The Root of the Matter
With all of the recent weather that’s stormed through Springfield, I can’t help but notice piles of downed trees and limbs throughout my neighborhood. Indeed, the City even decided to extend the free branch pick up due to recent storms. But have you ever stopped to wonder about the legal implications if your tree falls on your neighbor’s house? Or when the limbs of a neighbor’s tree become a nuisance in your own yard? If you haven’t, now’s the time to find out – and then some.
Let’s first talk about who owns a tree. A tree is owned by whoever owns the location where the tree trunk exits the ground. This holds true even if the vast majority of the tree’s canopy extends into neighboring property. And it also holds true even if most of the roots are located on adjoining property and draw water and nourishment from that property.
Just because you own a tree doesn’t mean that you have complete and unfettered control of the tree. If your tree’s branches and limbs extend over adjoining property, that property owner has the right to prune the branches (and roots) right up to the property line. It’s a little bit like joint custody. But at least you, as the tree’s owner, can’t be forced to pay the pruning expenses. The only exception to a neighbor’s right to prune up to the property line is when that pruning will cause “serious harm” to the tree. So if trimming the roots would cause the tree to die (or fall over), that conduct would be prohibited. It’s a very fact-specific determination. The well advised owner should check with his or her insurance agent before engaging in any aggressive tree or root trimming to make sure that there’s coverage.
Just like in most other areas of the law, with ownership comes responsibility. So if a tree trunk exits the ground on your property, you are now responsible for maintaining that tree. And under certain circumstances, you can be held liable for damage caused by the tree.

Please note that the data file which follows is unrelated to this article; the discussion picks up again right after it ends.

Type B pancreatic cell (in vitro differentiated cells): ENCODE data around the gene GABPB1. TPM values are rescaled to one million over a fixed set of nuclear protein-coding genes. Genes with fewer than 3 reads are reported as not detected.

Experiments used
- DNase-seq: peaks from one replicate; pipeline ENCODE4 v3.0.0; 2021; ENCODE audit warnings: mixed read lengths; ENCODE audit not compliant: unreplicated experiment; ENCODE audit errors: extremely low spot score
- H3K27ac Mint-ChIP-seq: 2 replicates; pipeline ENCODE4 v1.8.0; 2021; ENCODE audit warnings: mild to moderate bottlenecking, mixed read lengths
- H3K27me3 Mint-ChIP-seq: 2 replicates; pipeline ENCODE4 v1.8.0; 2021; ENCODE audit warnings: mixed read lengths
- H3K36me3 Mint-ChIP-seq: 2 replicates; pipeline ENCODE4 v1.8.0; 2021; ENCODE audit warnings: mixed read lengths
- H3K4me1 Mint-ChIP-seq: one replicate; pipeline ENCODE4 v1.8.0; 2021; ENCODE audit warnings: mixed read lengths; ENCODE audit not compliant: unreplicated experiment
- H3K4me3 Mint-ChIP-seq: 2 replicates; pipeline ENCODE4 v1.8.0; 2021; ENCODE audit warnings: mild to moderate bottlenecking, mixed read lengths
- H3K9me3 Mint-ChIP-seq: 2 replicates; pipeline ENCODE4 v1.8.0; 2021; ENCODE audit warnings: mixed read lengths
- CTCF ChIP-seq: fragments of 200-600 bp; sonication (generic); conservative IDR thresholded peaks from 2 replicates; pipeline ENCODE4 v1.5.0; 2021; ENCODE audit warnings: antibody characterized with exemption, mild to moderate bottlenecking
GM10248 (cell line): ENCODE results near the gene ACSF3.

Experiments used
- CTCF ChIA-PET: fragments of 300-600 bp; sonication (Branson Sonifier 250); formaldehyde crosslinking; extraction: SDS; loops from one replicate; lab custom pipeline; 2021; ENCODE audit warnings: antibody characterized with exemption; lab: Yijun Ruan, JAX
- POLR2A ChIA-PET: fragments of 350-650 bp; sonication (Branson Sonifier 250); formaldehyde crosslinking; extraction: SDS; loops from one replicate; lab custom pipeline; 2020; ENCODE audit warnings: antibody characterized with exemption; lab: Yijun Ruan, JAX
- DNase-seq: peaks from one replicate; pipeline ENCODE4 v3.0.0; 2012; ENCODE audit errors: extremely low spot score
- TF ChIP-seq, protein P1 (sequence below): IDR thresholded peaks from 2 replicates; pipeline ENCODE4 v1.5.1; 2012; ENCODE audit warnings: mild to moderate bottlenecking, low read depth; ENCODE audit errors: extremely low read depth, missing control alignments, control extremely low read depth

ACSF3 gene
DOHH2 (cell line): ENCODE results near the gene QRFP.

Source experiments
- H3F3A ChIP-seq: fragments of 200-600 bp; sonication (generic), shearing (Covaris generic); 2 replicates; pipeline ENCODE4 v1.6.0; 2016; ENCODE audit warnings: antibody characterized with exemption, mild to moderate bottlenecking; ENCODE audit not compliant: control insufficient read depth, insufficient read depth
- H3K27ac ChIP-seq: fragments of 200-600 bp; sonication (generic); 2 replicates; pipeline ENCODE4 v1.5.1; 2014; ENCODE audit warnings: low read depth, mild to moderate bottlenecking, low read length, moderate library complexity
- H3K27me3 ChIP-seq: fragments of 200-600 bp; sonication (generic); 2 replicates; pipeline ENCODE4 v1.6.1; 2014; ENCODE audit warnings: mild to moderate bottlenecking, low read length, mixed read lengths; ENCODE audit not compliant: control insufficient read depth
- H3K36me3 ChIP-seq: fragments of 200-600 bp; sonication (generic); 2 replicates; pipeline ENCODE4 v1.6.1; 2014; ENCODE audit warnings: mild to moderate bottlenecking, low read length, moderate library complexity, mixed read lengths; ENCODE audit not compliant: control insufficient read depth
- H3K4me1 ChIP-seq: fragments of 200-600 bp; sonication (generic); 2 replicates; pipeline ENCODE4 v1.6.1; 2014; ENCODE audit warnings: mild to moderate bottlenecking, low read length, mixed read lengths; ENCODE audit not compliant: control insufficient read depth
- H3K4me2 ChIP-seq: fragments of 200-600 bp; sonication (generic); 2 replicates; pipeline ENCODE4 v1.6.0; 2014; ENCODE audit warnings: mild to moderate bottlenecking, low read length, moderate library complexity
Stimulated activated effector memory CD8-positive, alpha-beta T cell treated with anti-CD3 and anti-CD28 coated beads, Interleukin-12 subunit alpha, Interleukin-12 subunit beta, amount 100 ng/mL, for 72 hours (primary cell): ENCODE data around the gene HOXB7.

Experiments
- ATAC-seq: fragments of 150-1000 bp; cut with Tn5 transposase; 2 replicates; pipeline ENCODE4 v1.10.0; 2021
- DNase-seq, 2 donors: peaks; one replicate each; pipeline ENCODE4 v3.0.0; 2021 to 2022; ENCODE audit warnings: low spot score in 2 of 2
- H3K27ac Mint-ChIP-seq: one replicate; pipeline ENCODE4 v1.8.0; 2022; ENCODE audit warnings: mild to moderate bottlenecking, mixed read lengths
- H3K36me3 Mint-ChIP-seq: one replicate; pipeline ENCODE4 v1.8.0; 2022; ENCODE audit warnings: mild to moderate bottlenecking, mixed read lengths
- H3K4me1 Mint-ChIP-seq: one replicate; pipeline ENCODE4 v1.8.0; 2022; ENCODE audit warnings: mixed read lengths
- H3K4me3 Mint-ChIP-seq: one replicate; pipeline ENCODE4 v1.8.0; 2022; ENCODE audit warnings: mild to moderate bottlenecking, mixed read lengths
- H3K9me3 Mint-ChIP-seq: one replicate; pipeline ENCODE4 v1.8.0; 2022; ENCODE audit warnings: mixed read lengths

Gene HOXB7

In our rural and agrarian past, property owners were immune from liability for property conditions of “purely natural origin, such as a tree.” But, as Illinois became a more urban setting, the law began to recognize that it was no longer very much of a burden for a small property owner to inspect his or her property in order to take reasonable precautions against dangerous natural conditions such as dead limbs or dying trees. Said another way, the typical home owner is charged with taking reasonable steps to inspect trees and to trim dead branches, or even to take down a dying tree that might fall on a neighbor’s house.
When deciding issues of liability, the courts look at the nature of the property and locality (e.g. urban or rural), the seriousness of the danger, and the ease or difficulty of fixing the problem. For example, a single dead branch that could be easily cut down in the Washington Park area may create more liability than one dead tree out of hundreds on a many-acre parcel of land.
If you’re really paying attention, you should be wondering how you might maintain a tree when a substantial portion is accessible only from adjoining property. Well, the law says that a tree owner may enter adjoining property to fix a dangerous condition – such as removing an obviously dead branch.
What if you’re a neighbor and you spy a dead branch hanging over your breakfast room? Then you’d be well advised to notify your neighbor (perhaps even in writing) so as to put him or her on notice of the condition.
What if your neighbor doesn’t do anything to remedy the situation? Then you’re entitled to self-help – certainly up to the property line and perhaps even past the property line if necessary for safety reasons. As with some many situations in the law, the standard is generally one of reasonableness – if there’s imminent harm of a tree or limb falling, it’s more likely that you can enter your neighbor’s property to fix the problem. If the danger is remote, then it’s much less likely that you can take such action.
However, keep in mind that if you are found to have intentionally damaged a tree without justification, you can be held liable for triple damages. Damages for most decorative trees may not cover the actual value for a mature substitute tree, but should be enough for a reasonable substitute with some money left over. So act wisely before taking potentially rash action. The same rules apply if someone (perhaps a negligent driver who plows into your yard) damages one of your own trees.
What about trees located in right of ways or easements granted utilities and the aggressive trimming and pruning sometimes engaged in by those utilities? First, under most circumstances you’re entitled to some notice by the utility. Second, the trimming has to conform to certain standards – but those standards are fairly generous and, in general, authorize what most of us would view as heavy-handed pruning. So there’s not much you can do.
As far as trees not within an easement or right of way, it’s the homeowner’s responsibility to trim them so that they don’t interfere with power or phone lines.
Trees, then, can be the subject of a myriad of legal issues. Coupled with potential bad relations between neighbors, there’s lots of fodder for a fight. And the best way to avoid those fights is to act reasonably and to know the law (which you now do) and act accordingly.